Brightsurf Science News & Current Events

December 20, 1999
Internet study suggests women & older users more concerned about virtual violence, spreading viruses
Female and older computer users appear more concerned than their counterparts about moral issues affecting the Internet like spreading computer viruses and sharing offensive computer games, according to a study in a journal of the Institute for Operations Research and the Management Sciences (INFORMSĀ®).

NSTX produces one megampere plasma current
On Tuesday, December 14, the National Spherical Torus Experiment (NSTX) at the U.S.

Nonchemical weedkiller has huge potential; hungriest nations may benefit thanks to McGill plant scientists
Currently one of the greatest obstacles to food production in Africa, the parasitic Striga, thrives in areas of poor soil and infests two thirds of land devoted to cereal crops.

Hybrid process uses electricity to shape aluminum auto parts
Automakers may shape aluminum parts more easily in the future because of a new technique that uses electromagnetic pulses to shape metal.

New search for the genetic basis for osteoarthritis
It's not difficult to find a family in which generations have struggled with the same inherited disease.

A new analysis on the risks of NASA'S space station
A management consultancy near Washington DC has released the first results of its attempts to quantify for NASA the risks the crew will face on the International Space Station.

Frank findings about fat and flavor
Researchers in Northern Ireland have released a study in the Journal of Agriculture and Food Chemistry explaining why reduced-fat frankfurters might taste slightly different than regular franks.

Gene therapy will soon be tested on people with Alzheimer's
The first trial to test whether gene therapy can slow the progress of Alzheimer's disease has been given the go-ahead.

Perils on your plate
Your Christmas dinner is full of natural substances that give lab rats cancer, warn a group of New York scientists who have put together a spoof Christmas menu designed to ridicule media scare stories about pesticides in food.

Creatine may improve performance during short bursts of activity
The dietary supplement creatine may enhance the performance of elite male swimmers during short-distance swims.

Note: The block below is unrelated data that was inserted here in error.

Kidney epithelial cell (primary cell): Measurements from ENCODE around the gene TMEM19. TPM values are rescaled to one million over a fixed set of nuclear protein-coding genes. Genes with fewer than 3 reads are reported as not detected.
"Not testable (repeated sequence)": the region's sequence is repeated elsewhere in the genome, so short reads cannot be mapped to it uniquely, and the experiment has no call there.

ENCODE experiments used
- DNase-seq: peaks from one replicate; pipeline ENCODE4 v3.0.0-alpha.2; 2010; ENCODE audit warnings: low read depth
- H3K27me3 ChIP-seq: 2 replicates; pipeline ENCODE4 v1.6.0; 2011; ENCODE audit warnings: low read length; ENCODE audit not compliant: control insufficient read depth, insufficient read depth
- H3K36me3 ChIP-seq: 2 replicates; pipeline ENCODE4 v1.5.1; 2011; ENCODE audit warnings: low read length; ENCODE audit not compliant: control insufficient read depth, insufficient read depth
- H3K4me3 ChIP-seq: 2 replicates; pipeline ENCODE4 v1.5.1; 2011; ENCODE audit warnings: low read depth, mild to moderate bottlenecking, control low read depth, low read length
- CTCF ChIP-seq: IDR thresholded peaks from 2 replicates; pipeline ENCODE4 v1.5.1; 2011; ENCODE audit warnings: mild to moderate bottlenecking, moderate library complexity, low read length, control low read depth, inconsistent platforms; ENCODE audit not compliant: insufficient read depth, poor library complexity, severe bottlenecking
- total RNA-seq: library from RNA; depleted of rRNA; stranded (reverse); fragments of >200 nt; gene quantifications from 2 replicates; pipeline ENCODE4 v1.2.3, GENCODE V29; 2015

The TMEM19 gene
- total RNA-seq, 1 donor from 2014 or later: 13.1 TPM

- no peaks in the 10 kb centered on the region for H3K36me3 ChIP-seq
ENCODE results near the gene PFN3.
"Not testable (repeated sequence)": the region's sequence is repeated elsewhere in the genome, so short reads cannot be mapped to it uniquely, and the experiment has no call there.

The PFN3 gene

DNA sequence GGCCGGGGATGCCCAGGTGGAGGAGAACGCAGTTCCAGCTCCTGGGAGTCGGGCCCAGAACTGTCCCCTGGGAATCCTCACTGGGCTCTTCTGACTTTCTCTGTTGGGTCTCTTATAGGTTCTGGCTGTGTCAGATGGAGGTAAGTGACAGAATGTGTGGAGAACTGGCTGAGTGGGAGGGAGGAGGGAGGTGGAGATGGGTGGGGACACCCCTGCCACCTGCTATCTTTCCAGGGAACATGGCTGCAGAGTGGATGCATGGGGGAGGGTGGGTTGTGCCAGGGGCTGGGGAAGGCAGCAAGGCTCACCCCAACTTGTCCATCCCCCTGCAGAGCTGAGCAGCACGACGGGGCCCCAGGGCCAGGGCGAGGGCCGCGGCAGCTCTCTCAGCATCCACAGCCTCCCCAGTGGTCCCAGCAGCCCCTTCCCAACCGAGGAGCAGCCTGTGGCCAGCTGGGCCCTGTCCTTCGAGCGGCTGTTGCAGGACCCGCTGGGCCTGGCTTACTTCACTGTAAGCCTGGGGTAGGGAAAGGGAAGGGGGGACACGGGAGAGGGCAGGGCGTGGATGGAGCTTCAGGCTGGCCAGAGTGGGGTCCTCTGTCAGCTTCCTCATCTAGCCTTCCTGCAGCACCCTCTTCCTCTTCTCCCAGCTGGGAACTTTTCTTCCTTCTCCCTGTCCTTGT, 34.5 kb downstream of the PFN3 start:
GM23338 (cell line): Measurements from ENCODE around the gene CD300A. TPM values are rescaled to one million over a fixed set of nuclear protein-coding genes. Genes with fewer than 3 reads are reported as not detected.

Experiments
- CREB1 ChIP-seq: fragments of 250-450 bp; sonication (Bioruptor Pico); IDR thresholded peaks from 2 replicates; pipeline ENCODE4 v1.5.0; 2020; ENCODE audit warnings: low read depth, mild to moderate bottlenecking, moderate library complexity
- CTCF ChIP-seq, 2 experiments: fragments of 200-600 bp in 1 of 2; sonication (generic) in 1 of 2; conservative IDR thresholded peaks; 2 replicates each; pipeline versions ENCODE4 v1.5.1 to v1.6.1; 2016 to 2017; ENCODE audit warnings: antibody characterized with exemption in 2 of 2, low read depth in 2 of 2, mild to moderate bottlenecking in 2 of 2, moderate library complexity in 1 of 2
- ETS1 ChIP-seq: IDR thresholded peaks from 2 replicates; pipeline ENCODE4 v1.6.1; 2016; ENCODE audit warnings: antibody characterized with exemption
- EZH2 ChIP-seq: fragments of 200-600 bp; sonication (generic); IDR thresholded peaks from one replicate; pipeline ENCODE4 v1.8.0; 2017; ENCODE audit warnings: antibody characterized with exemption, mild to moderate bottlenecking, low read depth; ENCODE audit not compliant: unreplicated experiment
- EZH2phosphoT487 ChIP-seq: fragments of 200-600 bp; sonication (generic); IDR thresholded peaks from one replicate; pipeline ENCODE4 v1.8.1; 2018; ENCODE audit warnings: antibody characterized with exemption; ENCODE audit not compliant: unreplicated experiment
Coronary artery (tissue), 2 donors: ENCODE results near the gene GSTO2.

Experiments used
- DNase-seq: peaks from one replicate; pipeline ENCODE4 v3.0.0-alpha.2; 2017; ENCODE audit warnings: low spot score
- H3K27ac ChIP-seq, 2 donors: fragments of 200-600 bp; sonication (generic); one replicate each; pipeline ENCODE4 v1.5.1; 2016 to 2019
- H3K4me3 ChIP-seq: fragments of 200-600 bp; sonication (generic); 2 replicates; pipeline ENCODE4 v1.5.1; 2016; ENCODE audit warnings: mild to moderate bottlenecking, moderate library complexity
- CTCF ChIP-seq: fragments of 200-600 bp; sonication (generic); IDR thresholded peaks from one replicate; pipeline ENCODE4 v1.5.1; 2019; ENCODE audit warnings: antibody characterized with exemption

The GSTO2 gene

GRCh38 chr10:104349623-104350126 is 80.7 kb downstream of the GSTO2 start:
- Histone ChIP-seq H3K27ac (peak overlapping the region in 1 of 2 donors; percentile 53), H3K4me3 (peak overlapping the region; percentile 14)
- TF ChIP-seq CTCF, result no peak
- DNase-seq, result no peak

Estrogen shows promise in warding off heart disease in young rats
Many women start taking estrogen supplements when they reach menopause.

Some consumers use credit cards in pyramid-like scheme
A new study of credit card use in Ohio provides the best evidence to date that some consumers are involved in a risky pyramid scheme: getting new credit cards to pay off old cards.

Research uncovers new information about drivers in 'drowsy' accidents
Drivers who work night shifts, long hours or more than one job are at greater risk of being in a crash caused by falling asleep at the wheel or fatigue, according to a first-of-a- kind University of North Carolina Highway Safety Research Center study.

Anti-electrons help researchers find nano-surface defects in gold
Tiny defects in the surface of common material - from silicon to steel -- determine the properties of material and how it can be used.

Annals of Internal Medicine, Tip Sheet, December 21, 1999
1 - Hospital Errors: Full Disclosure Reduced Overall Lawsuit Costs in One VA Hospital; 2 - Lyme Disease Shows Some Signs of Long-Term Effects; 3 - Warfarin, an Anticoagulant Known to Reduce Risk for Stroke, Is Much Underused

'Playing in the sandbox' yields major AIDS breakthrough
Rajeet Pannu at the University of Alberta, along with Dr.

Death risk higher for elderly women who lose weight, says University of Maryland School of Medicine study
Elderly women face an increased risk of death if they lose weight or are underweight, according to researchers at the University of Maryland School of Medicine.

NIAMS launches multiple projects in autoimmunity
The National Institute of Arthritis and Musculoskeletal and Skin Diseases (NIAMS) has awarded nearly $4 million for new projects on autoimmune diseases, conditions in which the body's immune cells mistakenly attack its own tissues and vital organs.

X-33 Linear Aerospike Engine undergoes first full-power test at Stennis Space Center
A new type of rocket engine that will propel the X-33 experimental launch vehicle was tested to full power for the first time Dec.

Chandra maps vital elements from supernova
A team of astronomers led by Dr. John Hughes of Rutgers University in Piscataway, N.J., has used observations from NASA's orbital Chandra X-ray Observatory to make an important new discovery that sheds light on how silicon, iron, and other elements were produced in supernova explosions.

Many classrooms have bad acoustics that inhibit learning
The acoustics of many classrooms are poor enough to make listening and learning difficult for children.

MGH study identifies new inhibitor of tumor angiogenesis and growth
A research team based at the Massachusetts General Hospital has shown that a natural factor called thrombospondin-2 (TSP- 2) inhibits the development of certain tumors in a mouse model by preventing the development of blood vessels, a process called angiogenesis.

Scientists find protein can protect new blood vessels from leaking ---promising complement togrowth stimulant VEGF
A protein recently found to increase blood vessel growth now appears to protect vessels from leaking as well, a potential boon to treatments for chronic inflammatory diseases and for new therapies that grow healthy blood vessels in damaged hearts and limb
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